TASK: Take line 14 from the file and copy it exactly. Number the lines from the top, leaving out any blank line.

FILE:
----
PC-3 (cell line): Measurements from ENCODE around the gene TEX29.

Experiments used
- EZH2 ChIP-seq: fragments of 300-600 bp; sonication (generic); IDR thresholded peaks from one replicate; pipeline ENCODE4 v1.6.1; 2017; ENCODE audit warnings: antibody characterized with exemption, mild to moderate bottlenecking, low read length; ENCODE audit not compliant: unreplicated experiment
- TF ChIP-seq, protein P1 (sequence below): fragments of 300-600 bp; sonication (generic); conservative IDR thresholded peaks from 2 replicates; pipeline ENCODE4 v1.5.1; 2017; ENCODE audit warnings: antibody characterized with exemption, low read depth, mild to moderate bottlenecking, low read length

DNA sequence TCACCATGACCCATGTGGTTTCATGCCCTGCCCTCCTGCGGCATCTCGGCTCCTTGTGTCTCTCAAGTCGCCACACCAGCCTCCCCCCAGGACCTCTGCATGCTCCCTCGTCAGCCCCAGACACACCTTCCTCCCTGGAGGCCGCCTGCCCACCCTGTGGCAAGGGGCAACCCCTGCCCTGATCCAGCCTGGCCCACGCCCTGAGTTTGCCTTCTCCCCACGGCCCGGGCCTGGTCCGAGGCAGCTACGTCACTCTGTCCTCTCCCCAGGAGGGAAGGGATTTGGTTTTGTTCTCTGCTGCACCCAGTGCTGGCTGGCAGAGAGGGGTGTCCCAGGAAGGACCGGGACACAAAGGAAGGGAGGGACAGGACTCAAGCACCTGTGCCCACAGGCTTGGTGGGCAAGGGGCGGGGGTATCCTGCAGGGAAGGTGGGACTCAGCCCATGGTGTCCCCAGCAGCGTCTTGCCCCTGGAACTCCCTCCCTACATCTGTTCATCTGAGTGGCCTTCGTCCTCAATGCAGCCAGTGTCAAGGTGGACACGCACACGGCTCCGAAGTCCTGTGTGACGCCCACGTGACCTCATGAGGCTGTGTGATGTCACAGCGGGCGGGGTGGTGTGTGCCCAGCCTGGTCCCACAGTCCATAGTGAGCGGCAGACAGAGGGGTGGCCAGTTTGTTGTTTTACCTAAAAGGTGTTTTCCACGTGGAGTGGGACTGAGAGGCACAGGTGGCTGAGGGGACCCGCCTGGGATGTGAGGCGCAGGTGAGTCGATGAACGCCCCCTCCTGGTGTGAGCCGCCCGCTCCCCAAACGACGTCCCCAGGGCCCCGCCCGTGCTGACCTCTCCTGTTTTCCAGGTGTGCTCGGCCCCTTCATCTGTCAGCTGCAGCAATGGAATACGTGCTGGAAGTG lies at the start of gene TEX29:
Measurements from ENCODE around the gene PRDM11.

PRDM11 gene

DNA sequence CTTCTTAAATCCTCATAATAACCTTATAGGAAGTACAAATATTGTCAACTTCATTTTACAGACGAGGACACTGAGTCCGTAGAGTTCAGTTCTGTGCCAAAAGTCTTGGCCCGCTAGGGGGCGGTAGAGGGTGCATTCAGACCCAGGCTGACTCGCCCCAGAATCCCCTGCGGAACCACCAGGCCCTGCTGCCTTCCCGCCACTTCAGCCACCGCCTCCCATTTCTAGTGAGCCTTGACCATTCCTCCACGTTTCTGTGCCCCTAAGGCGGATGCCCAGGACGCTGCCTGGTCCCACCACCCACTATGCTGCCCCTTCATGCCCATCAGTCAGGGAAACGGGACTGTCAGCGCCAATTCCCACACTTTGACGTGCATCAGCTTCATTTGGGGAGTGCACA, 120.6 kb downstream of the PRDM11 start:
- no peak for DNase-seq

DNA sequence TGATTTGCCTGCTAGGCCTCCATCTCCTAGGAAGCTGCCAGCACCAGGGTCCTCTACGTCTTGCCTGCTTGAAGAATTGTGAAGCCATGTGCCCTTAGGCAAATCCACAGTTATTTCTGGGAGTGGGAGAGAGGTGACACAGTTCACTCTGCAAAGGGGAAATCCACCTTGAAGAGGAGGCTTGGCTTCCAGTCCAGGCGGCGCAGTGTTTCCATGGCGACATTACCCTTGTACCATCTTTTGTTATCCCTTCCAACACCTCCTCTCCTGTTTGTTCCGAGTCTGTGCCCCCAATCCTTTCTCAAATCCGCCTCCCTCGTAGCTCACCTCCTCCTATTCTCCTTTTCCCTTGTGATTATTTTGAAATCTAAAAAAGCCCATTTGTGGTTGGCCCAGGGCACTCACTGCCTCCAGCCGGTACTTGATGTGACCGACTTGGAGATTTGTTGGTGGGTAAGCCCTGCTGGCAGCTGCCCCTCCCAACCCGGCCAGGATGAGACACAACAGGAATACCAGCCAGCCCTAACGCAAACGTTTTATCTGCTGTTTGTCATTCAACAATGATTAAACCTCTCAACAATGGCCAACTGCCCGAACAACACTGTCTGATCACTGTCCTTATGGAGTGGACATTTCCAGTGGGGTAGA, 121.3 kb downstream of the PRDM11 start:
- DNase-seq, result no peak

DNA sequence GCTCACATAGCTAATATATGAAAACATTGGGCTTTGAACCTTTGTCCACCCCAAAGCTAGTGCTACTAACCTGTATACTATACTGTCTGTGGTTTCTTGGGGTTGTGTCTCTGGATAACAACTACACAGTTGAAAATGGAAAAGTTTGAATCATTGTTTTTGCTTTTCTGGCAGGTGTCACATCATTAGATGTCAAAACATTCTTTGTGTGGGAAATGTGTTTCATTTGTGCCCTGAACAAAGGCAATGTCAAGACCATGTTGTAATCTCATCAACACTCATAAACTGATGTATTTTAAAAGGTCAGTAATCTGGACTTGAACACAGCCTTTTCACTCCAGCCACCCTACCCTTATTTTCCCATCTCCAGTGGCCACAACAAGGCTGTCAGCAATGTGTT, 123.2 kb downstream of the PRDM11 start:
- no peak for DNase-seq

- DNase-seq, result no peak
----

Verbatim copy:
- DNase-seq, result no peak